We love our comforts. We take rickshaws to avoid walking. We look for elevators to reach the floor above. We generally love the life of a panda. Eat, sleep and repeat. Covid associated lockdowns and quarantines are simply cementing that belief. Except this sedentary lifestyle is wreaking havoc with our mental and physical wellbeing. WHO recommends 150 minutes of moderate-intensity or 75 minutes of vigorous-intensity physical activity per week, or a combination of both. Sounds intense. Here's how to make it more doable, that too while we follow through our duties during Ramadan.
It's the easiest way to get the blood flowing and your stress level down. Research has shown long periods of sitting to be associated with obesity, increased blood pressure, higher cholesterol and high blood sugar. The solution is to simply get up and move about. Walk to the window and watch nothing happening because, well, possible lockdown. But move. Do not remain seated for more than 30 minutes. Call someone, talk and walk about. This works wonders while you're fasting and stuck at home. Walk about under the comfort of your ceiling fan.
Stand-up office meetings are also a thing, better yet if you're doing Zoom calls. People move about, discussions happen faster simply because most people want to get back to their zone of comfort.
Walk, no seriously, walk!
Walk from room to room ten times and it becomes exercise. A pedometer helps motivate a lot of people to count their steps. Most phones have an exercise app that will count your steps for you. Or a basic fitness tracker on your wrist will do the same job. But the best option is to actually step outside if the people density outside is low. Keep your distance from people. Pat the occasional street dog or two, they always love that bit of affection. And no, scholars have explicitly stated patting and petting a dog is not going to ruin your fast.
Everything is easy downhill
I used to ask my previous team to walk with me up the stairs after an office lunch. Plenty of groaning would ensure but it was always in the name of team building exercises, literally. But how about walking down the stairs? Let gravity do the work and you put in some minimal effort. We mostly live in apartment buildings. Climb down from the top 3-5 times a day. Climb down, take the elevator up. As you build stamina, attempt walking up a few flights of stairs. Keep in mind you need to do this gradually. Don't over exert. But make a routine where you plan to do it once every day to maintain consistency.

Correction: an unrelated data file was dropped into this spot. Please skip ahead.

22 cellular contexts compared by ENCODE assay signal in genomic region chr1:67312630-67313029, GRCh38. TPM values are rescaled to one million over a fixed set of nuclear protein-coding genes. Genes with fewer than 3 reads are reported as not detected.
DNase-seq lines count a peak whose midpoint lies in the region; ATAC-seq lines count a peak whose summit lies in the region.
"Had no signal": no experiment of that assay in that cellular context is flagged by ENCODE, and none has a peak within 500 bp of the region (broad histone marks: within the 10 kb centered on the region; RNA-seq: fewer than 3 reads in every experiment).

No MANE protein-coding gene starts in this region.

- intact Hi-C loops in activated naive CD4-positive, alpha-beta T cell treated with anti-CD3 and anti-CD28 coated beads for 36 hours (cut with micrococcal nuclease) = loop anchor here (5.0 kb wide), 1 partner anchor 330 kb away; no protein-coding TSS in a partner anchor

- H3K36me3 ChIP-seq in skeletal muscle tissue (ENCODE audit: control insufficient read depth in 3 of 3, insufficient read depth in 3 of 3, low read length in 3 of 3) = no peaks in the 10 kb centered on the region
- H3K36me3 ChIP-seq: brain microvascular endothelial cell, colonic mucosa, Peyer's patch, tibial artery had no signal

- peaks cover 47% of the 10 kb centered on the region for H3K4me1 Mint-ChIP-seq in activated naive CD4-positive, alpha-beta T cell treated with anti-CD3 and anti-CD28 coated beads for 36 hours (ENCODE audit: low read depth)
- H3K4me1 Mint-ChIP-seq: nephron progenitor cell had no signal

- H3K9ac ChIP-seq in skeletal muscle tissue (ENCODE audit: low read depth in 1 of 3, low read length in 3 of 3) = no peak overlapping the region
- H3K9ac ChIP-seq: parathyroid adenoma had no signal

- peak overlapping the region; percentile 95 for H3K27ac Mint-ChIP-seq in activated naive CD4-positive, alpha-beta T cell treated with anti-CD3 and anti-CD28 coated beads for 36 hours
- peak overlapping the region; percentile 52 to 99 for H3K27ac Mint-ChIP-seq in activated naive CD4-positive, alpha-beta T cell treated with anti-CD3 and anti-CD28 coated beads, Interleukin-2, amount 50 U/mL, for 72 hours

Do the simplest exercises, post iftaar
Walk. Lunge. Squat. These are the simplest exercises that will get your blood pumping and are safe for anyone without major health issues. Lunge is a simple movement where you step forward with one leg and lower your body by bending at the knees. Then you rise and step back.
Squat is even simpler. You attempt to sit down on a chair but you don't. You stop with knees bent at a 90 degree, you stand back up. It will train your ankle, thighs, knees, waist, hips and help build a stronger core. Such a simple all-rounder of an exercise has many variations to up the intensity. Follow YouTube instruction on these. Five of each movement per day is less than 10 minutes of exercise.
Our Bangladeshi summer is a killer combo of heat and extreme humidity. Exercise in a well ventilated airy room. During Ramadan, if you fast, aim for post evening workouts. By that time, your body is already limber and you can take a few drinks to ensure the body does not become dehydrated.
As always, walking and the rest mentioned here are the simplest natural body movements. These pose no risk but if you have weak knees, ankles or hips, start slow and back off if there is ever any discomfort. If it hurts to walk, sit or bend at the knees, you should consult a doctor.
Lastly, avoid doomscrolling
It is what you call getting on your social ZuckerApp and scrolling endlessly, scanning headlines of everything going wrong, status updates of traffic jams, unavailability of ICU beds and race/religion wars. In this mix, someone is waiting to add the dreaded dalgona coffee once more.
Last month, 64 percent of screen time for Bangladeshis went to Facebook. People stay awake at night before going to bed scanning the dystopian newsfeed. It takes a toll on your mental wellbeing, creating feelings of despair, raising your sadness and increasing your cortisol levels. That is a chemical imbalance that could lead to higher blood pressure among other issues.
If you must check Facebook, I recommend following Nadir On The Go. It is a criminally underrated vlog about a young Bangladeshi travelling the world. Watch it, get inspired to move. Watch things that uplift the mood.